A September 2018 Article from The Sun (promulgated by Fox News) article is headlined:

EVIL BOTS Robots can become ‘racist and sexist’ all on their own, study finds

That study was based on a "give and take" system in which it ended up resulting that robots would donate to each other in small groups, even shunning others.

I haven't been able to see the whole study, but I'm skeptic about the claim because:

  1. Although I'm no expert in robotics, I think that for a robot to be able to develop prejudices would very likely mean that robot brains would be already extremely near to a human one.

  2. That they would share things in little groups doesn't necessarily mean that they do that because they develop the prejudice, maybe the own system favored that giving and taking in small groups would likely give bigger gain.

Anyway maybe robotics is already advanced enough for that, so I'm posting.

Have robots become racist and sexist?

  • Where is the required "notable claim"? Commented Sep 16, 2018 at 13:51
  • @DanielRHicks, that robots can develop prejudices on their own isn't a notable claim? I think it's a big one. Commented Sep 16, 2018 at 13:54
  • Neither Fox news nor the Sun is credible, absent hard references to real research. And note that "virtual simulated robots" is a rather meaningless term. Commented Sep 16, 2018 at 14:24
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    @DanielRHicks: The notability claim does not have to be to a credible (in our eyes) source. It is supposed to demonstrate (amongst other things) that it is likely that many people believe it. Many people express trust in Fox News and the Sun.
    – Oddthinking
    Commented Sep 16, 2018 at 14:25
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    @DanielRHicks: That it misses the point makes it a good question for Skeptics.SE (although I admit to having a soft spot for the questions where the answer is "Yes, the claim is right"). Your understanding that it is gobbledygook probably puts you at an advantage of most newspaper readers who have little familiarity with the subject matter.
    – Oddthinking
    Commented Sep 16, 2018 at 18:20

2 Answers 2


The original article is available:

Indirect Reciprocity and the Evolution of Prejudicial Groups, Roger M. Whitaker, Gualtiero B. Colombo & David G. Rand, Scientific Reports Volume 8, Article number: 13247 (2018)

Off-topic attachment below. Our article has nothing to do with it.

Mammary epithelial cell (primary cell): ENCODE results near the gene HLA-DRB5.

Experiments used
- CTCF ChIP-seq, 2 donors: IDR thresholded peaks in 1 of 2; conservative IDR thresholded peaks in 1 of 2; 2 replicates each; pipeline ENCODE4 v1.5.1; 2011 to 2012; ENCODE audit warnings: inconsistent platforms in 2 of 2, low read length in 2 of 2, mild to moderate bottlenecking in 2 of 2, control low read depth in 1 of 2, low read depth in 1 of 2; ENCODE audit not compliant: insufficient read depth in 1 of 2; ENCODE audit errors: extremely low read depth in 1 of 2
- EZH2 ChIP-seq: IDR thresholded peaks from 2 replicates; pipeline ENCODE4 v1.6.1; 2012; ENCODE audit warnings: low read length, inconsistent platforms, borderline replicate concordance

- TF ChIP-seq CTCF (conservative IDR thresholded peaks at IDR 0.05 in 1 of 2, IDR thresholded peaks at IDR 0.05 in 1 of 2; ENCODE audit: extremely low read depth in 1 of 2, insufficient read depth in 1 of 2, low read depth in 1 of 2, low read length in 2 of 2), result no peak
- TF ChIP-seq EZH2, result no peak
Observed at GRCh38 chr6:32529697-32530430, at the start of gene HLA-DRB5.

The article is not about robots (i.e. machines that can carry out actions) and doesn't even mention robots. It mentions sexism and racial extremism only once - in the first paragraph of the introduction (where it also manages to tie in support for Brexit).

The article is about evolutionary game theory, and shows that certain versions of "in-group favoritism" can be evolved in computer models that have been designed to show that precisely that.

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    It's not clear what "all on their own" means in this context. The experimenter went out of their way to demonstrate that it is possible for such behaviour to evolve, given the perfect assumptions and conditions for it to evolve. [I am not attacking the paper, just arguing the claim is meaningless.]
    – Oddthinking
    Commented Sep 16, 2018 at 14:19

GIGO (Garbage In, Garbage Out): Bias consciously or unconsciously programmed in will become apparent. AI data is self-generating and, in theory, could worsen or lessen the biases over time, depending on the algorithm.

Design News: Bias In, Bias Out: How AI can become racist

New York Times Opinion: Artificial Intelligence’s White Guy Problem, 26 June 2016

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    Your answer would had been better received if you had been a little more verbose. Right now it looks more like a headline for an answer you didn't write. Check Oddthinking's answer, which says the same (I guess?) you were saying, but more clearly.
    – Rekesoft
    Commented Sep 19, 2018 at 8:41
  • @Rekesoft, thanks. I'm new to StackExchange, and quickly discovered that longer answers tend to be picked apart more. I had a lot more in my original answer about how the question boils down to "can a computer learn racism" but that was picked apart, so I edited it out.. We can all see where that got me!
    – Possum-Pie
    Commented Sep 19, 2018 at 10:36

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